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Royal Cravats Regiment soldiers stand at attention during the changing of the guard.
Unravel the social status, historic figures, and far-flung places behind your clothes to go around the world in your closet.
History, economics, and politics all play roles in the clothes we wear. They also influence what we call items of apparel. Some attire is named for historic people: leotard, bowler, wellingtons. The names of many items also come from where they originated (fez, keffiyeh, astrakhan hat) while others their roots in class divisions, or more obscure origins. Read on for an A to Z (well, T) look at how some classic clothes got their name.
Back in the 1800s, the ascot got its name from its frequent appearance at the Ascot Racecourse in England. Also from English horse racing: the derby hat (aka bowler in Great Britain). Iconic for a century, it was worn by the likes of Winston Churchill.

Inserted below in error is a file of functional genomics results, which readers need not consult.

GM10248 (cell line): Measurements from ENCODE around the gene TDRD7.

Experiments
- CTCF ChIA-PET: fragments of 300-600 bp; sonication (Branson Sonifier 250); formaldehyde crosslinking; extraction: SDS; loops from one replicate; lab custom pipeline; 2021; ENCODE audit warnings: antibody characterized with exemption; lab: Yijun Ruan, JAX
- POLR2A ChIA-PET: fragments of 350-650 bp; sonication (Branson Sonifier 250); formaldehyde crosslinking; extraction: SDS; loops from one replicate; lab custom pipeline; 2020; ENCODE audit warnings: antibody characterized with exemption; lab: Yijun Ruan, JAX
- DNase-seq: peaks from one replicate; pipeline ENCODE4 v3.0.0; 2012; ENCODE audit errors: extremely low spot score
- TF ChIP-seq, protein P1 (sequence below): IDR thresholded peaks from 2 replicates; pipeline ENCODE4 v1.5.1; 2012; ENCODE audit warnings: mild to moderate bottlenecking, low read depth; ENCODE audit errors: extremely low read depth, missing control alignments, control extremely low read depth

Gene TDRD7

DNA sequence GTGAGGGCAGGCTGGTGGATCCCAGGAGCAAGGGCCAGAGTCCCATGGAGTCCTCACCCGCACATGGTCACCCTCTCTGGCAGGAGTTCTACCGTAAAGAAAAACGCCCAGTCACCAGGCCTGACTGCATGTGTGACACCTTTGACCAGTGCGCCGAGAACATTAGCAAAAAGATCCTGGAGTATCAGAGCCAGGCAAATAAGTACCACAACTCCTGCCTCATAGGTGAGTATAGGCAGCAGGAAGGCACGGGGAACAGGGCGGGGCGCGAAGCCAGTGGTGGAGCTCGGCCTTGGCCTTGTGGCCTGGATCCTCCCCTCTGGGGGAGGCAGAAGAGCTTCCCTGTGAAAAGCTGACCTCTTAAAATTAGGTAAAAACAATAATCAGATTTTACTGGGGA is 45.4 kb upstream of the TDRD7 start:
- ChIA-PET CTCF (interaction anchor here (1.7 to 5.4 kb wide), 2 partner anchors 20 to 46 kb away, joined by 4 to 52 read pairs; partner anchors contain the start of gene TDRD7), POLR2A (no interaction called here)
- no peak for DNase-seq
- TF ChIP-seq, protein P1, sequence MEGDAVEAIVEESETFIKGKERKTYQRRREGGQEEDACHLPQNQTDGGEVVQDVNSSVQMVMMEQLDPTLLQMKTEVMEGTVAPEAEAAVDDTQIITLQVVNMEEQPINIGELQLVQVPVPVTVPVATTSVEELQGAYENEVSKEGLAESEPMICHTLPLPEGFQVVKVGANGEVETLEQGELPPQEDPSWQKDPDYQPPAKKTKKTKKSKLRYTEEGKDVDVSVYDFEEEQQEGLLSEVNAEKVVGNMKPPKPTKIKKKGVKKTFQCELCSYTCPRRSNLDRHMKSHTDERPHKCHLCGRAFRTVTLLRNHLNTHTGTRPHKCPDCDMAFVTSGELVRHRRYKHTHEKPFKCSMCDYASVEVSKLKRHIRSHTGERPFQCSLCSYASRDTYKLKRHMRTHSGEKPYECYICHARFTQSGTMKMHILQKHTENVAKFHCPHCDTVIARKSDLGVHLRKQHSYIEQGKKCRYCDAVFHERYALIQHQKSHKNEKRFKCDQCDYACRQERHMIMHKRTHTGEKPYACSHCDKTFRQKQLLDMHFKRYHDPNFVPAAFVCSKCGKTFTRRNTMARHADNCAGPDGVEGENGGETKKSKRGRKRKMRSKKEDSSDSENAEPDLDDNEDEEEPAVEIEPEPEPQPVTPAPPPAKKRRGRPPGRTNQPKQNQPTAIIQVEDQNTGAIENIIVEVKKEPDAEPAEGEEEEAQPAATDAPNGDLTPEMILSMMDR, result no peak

The Crimean peninsula, surrounded by the Black Sea, is territory long fought over. During the mid-19th century, the Crimean War pitted Russia against an alliance of the U.K., France, and the Ottoman Empire. The Battle of Balaclava took place there on October 25, 1854. Balaclava headgear, originally knit in wool, resembles a ski mask and can be worn several ways to cover the face and neck. British soldiers stationed at the port town of Balaclava used them for protection against the cold weather, hence the name.
The working class gave us the bandana, which is derived from a Hindi word meaning “to tie.” (India is the source of many fabric names: seersucker, madras, and calico among them—in part because of trading in the British Empire.) The pattern on bandanas—often an ornate floral, teardrop shape—originated in Kashmir, though it’s named for Paisley, Scotland, where textile industries thrived. Read more about this classic kerchief.
These shorts did not originate on Bermuda; they’re one of several items adopted from the British military, including trench coats. The British may well have been inspired to make long shorts part of their uniform in tropical climates because of their contact with Gurkha soldiers of Nepal. (And Panama hats are made not in Panama, but Ecuador. Panama, however, exported many of the hats that came to the USA during the construction of the Panama Canal.)